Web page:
One species that underwent further evolutionary differentiation due to the isolation of individual populations on separated Northern Channel Islands is the Island Fox. The Island Fox is present on most of the Channel Islands, with the subspecies of the Santa Catalina Island Fox being specifically endemic to Santa Catalina Island. Notably, the Island Fox has differentiated more than any other island mammal. It is closely related, however, to the nearby mainland’s Gray Fox. The Santa Catalina Island Fox is much smaller than its mainland relative representing a common evolutionary trait for larger vertebrates that colonize islands called ‘Dwarfism.’ Large animals’ tendency to be smaller when isolated on an island is attributed to the limited supply of food on islands as opposed to the mainland. However, it is not completely certain that the Gray Fox is the Santa Catalina Island Fox’s most direct ancestor as there is some dispute about how the Island Fox arrived at Santa Catalina Island.
Based on mitochondrial evidence and other scientific indicators, it is estimated the Island Fox’s common ancestor arrived to the Northern Channel Islands 16,000 years ago. How the fox arrived at the Channel Islands, and more specifically Santa Catalina Island, is not known for certain, but evidence has indicated several possible methods. The vicariant distribution hypothesis is supported by the close relation between the Island Fox to three small fox species of the Yucatan region of Mexico and in Guatemala. Vicariant distribution relies on plate tectonics and the concept of a “land raft.” About 29 million years ago, the Pacific plate and the North American plate, which meet on the west coast of North America, changed in their interaction from a head-on convergence to sideways motion also known as a transform system. The Pacific plate carrying the Channel Islands traveled north, breaking from near Sonora, Mexico, and brought the islands’ inhabitants with them acting as a “land raft.” Some suggest that when the plates shifted and caused the formation of the Channel Islands, the foxes came with the land. As mitochondrial evidence suggests a much more recent colonization by the fox, this hypothesis is not as well supported. Others suggest that the foxes may have come to the Channel Islands when sea level was low enough to make rafting on vegetative debris from the mainland. However, the more widely held belief is that Native Americans who may have used the foxes as pets brought the fox to the Northern Channel Islands and Santa Catalina around 16,000 years ago.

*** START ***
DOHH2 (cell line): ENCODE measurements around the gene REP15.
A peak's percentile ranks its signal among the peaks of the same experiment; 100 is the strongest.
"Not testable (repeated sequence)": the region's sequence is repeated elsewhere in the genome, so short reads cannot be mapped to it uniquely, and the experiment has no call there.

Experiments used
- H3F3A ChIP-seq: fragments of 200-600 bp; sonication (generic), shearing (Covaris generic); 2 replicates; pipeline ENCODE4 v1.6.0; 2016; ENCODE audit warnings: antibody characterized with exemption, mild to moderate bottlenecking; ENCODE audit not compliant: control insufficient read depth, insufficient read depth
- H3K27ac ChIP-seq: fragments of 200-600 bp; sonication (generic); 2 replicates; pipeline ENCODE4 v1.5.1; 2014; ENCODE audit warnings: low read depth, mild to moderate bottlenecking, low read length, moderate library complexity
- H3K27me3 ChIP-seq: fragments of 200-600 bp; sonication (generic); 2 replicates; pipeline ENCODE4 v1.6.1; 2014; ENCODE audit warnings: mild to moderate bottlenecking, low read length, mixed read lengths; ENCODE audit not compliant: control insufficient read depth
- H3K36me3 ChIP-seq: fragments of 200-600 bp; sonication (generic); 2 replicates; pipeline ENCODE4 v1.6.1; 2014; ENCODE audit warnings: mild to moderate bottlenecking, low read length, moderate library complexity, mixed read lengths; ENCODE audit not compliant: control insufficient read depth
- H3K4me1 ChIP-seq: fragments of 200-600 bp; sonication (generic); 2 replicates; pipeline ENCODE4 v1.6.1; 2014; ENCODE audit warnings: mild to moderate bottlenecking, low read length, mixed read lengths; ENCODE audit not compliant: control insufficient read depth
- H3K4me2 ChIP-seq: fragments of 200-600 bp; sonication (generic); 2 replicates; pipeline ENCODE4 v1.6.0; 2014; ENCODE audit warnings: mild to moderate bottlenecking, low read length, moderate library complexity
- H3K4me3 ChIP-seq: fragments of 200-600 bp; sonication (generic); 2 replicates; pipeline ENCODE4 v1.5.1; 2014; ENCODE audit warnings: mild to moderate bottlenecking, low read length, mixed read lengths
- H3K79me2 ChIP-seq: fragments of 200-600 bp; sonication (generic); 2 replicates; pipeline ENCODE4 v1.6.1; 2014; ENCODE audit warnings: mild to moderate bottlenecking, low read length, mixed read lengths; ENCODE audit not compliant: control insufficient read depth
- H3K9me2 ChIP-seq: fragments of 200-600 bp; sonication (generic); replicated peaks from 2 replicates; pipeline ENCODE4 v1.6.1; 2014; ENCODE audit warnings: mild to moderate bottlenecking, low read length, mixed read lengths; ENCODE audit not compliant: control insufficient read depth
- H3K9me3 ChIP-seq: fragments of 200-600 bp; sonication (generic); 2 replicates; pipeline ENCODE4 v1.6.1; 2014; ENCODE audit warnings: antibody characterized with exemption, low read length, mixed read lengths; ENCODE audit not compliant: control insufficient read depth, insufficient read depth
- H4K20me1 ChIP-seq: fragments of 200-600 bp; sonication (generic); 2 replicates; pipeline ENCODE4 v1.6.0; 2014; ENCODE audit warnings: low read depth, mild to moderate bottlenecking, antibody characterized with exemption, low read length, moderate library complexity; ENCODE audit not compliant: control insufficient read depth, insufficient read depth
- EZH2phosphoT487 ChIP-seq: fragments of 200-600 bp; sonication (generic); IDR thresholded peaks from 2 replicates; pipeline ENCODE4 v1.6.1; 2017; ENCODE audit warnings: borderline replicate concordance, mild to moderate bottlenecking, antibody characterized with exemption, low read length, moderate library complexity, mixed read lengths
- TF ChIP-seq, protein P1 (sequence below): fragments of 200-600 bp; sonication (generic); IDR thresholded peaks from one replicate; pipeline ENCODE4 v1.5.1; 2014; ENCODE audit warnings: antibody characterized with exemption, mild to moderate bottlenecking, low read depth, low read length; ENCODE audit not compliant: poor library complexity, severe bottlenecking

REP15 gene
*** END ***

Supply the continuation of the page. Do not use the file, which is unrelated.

The Santa Catalina Island Fox and Ground Squirrel are among the endemic species that are threatened by exotic species brought more recently to the island in the last few centuries. As Spanish missionaries settled California in the late eighteenth century, many domesticated animals like pigs and goats were introduced to the Channel Islands. Invasive species quickly disrupted the ecological balance of the islands by destroying vegetation and competing with the native island species. Invasive plants took up valuable nutrients, water, and space from native shrubs. Pigs and hogs, rooting in the ground for food, exposed large amounts topsoil that was soon eroded into the sea causing a loss of fertility in the soil. Goats, being indiscriminant eaters, ate vegetation so close to the ground that it was unable to recover.